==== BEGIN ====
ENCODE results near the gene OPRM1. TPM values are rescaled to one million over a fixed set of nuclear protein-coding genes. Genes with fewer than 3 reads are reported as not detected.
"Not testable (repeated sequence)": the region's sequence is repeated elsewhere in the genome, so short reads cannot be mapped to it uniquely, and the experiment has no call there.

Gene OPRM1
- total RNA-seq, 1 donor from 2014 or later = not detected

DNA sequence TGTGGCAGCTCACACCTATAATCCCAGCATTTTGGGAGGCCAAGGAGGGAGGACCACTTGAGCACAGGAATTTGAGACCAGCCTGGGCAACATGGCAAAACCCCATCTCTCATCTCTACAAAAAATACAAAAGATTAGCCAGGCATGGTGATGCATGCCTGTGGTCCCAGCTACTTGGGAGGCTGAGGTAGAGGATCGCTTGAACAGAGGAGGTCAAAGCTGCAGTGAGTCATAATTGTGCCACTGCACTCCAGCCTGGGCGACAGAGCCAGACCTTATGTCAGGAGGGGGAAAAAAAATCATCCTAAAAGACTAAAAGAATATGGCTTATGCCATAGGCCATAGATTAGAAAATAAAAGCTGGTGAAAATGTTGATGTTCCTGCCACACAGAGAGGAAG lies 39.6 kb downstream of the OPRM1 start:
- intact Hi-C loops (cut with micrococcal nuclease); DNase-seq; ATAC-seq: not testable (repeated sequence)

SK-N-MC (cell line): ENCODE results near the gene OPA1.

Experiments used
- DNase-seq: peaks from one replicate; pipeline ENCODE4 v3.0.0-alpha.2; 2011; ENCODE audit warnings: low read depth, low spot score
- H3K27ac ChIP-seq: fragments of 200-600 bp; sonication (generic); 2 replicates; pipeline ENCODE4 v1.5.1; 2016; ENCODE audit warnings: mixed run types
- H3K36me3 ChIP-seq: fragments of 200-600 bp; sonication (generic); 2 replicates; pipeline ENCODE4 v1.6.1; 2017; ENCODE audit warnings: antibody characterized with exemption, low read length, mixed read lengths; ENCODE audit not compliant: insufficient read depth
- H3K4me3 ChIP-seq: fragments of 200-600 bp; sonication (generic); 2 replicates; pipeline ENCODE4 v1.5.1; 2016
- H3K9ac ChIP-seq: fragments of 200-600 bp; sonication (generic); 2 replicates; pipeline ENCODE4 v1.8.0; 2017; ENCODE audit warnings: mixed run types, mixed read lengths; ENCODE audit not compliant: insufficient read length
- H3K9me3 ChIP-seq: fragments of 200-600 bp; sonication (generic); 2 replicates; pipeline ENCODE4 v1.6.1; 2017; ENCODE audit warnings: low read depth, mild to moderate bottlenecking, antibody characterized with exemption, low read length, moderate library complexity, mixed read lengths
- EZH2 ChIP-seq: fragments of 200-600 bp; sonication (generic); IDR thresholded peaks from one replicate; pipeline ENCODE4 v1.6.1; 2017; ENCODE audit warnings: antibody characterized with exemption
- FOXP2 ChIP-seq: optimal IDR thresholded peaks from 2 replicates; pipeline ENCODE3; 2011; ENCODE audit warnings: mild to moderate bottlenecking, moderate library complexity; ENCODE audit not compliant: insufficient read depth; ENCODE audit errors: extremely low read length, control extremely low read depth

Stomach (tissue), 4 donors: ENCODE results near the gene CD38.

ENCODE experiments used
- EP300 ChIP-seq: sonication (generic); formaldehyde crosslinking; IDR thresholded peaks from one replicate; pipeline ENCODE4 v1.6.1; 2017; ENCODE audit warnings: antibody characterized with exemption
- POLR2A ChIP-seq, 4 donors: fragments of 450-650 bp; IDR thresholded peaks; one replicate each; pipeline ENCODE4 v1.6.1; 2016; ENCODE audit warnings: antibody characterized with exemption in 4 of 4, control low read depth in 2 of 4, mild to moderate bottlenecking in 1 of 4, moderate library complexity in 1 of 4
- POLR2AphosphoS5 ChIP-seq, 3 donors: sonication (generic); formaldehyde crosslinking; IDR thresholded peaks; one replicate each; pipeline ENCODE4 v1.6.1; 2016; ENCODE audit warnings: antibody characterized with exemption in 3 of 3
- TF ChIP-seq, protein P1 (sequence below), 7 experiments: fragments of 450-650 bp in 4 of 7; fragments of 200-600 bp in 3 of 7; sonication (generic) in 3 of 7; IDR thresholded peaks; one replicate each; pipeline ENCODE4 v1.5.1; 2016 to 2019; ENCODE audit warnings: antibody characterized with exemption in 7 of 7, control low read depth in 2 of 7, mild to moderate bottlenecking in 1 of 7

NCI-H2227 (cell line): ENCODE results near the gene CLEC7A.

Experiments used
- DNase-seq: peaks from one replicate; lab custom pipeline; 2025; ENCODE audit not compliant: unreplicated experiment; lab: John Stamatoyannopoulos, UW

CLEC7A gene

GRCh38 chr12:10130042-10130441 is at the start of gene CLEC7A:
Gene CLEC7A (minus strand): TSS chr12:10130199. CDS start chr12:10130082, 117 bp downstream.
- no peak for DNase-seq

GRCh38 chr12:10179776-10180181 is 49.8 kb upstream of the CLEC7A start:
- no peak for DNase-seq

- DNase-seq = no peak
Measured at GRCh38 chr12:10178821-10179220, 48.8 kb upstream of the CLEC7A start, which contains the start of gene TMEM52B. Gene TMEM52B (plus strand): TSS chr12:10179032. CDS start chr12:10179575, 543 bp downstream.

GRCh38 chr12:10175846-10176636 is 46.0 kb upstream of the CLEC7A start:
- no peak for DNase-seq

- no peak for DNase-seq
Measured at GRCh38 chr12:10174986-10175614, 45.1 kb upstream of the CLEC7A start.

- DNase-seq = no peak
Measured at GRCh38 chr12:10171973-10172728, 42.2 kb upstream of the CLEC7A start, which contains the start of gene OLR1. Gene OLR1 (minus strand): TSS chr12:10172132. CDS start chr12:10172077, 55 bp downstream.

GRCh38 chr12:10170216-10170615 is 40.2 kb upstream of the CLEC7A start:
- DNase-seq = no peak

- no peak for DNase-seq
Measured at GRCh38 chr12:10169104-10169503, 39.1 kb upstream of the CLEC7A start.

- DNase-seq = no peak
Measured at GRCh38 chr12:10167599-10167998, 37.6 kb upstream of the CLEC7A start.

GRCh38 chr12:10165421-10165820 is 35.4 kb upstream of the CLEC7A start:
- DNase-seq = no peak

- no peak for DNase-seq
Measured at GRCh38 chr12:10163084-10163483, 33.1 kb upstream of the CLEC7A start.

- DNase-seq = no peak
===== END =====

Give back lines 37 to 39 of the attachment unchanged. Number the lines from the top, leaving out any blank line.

Measured at GRCh38 chr12:10174986-10175614, 45.1 kb upstream of the CLEC7A start.

- DNase-seq = no peak
Measured at GRCh38 chr12:10171973-10172728, 42.2 kb upstream of the CLEC7A start, which contains the start of gene OLR1. Gene OLR1 (minus strand): TSS chr12:10172132. CDS start chr12:10172077, 55 bp downstream.